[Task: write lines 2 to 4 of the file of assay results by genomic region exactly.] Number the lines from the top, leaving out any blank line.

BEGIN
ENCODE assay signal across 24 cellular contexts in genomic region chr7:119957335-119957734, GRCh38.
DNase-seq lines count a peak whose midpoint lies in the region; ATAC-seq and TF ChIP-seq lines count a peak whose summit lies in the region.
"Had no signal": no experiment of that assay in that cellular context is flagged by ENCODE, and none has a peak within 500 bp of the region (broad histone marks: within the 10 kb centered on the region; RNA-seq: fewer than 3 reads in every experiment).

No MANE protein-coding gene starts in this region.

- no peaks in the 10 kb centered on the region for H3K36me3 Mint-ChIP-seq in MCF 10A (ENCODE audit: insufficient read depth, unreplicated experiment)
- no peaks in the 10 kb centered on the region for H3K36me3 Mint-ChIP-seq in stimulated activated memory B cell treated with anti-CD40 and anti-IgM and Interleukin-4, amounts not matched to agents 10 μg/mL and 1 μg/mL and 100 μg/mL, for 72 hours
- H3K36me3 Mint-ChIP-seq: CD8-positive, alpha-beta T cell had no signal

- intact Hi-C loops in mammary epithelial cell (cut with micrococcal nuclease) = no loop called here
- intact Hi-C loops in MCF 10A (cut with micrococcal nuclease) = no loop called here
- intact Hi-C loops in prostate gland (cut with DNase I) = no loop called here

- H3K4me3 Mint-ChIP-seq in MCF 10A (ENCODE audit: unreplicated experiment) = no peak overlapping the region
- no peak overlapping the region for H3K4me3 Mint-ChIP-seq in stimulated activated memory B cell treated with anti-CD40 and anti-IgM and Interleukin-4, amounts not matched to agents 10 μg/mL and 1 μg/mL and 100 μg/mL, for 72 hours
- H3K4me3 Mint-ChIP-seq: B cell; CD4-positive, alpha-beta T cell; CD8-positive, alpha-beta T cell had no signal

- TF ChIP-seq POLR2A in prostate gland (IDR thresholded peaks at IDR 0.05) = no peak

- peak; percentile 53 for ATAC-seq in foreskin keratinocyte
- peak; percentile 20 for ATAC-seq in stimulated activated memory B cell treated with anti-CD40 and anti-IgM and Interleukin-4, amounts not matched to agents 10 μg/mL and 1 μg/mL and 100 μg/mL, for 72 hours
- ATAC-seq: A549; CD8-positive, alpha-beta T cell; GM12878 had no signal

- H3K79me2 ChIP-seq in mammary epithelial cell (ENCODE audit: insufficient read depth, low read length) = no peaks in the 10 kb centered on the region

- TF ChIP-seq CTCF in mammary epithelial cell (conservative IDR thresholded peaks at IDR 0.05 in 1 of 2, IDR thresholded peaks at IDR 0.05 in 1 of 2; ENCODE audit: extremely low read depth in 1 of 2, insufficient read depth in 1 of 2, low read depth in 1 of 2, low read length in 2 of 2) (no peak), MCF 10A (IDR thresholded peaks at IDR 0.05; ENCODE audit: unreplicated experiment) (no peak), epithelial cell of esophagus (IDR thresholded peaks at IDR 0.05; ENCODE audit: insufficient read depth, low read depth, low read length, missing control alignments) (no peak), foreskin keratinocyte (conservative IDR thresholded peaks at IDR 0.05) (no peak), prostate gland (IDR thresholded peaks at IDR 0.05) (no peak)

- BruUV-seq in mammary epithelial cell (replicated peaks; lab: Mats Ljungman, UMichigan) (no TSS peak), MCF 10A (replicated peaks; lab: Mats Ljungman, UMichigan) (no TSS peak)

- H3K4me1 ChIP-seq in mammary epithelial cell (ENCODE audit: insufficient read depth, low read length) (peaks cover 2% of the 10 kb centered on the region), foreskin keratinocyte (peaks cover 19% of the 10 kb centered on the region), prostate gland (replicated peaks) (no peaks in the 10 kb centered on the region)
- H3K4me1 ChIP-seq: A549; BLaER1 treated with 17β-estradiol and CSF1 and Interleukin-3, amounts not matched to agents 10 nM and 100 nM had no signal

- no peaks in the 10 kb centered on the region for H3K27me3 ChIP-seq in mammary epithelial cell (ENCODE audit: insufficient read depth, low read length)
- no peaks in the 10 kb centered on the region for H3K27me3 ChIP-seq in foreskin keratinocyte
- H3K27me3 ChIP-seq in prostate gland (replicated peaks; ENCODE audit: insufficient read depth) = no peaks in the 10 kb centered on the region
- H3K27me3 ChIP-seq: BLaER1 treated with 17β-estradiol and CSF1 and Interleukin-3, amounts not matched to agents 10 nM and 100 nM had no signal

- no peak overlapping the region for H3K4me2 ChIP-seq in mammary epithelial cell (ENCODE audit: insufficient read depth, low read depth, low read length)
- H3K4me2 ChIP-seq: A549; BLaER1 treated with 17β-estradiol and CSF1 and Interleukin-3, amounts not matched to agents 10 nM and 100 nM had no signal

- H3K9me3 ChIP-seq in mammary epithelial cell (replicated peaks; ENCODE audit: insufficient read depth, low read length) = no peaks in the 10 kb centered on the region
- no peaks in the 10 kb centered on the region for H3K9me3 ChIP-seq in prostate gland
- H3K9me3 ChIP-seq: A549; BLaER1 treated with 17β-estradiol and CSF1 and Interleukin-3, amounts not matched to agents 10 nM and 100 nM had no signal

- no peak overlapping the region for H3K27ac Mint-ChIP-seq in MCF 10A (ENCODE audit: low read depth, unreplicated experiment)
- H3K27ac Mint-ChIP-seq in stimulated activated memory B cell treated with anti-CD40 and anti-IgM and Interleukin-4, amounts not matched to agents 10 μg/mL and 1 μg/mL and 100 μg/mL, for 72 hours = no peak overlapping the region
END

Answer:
DNase-seq lines count a peak whose midpoint lies in the region; ATAC-seq and TF ChIP-seq lines count a peak whose summit lies in the region.
"Had no signal": no experiment of that assay in that cellular context is flagged by ENCODE, and none has a peak within 500 bp of the region (broad histone marks: within the 10 kb centered on the region; RNA-seq: fewer than 3 reads in every experiment).

No MANE protein-coding gene starts in this region.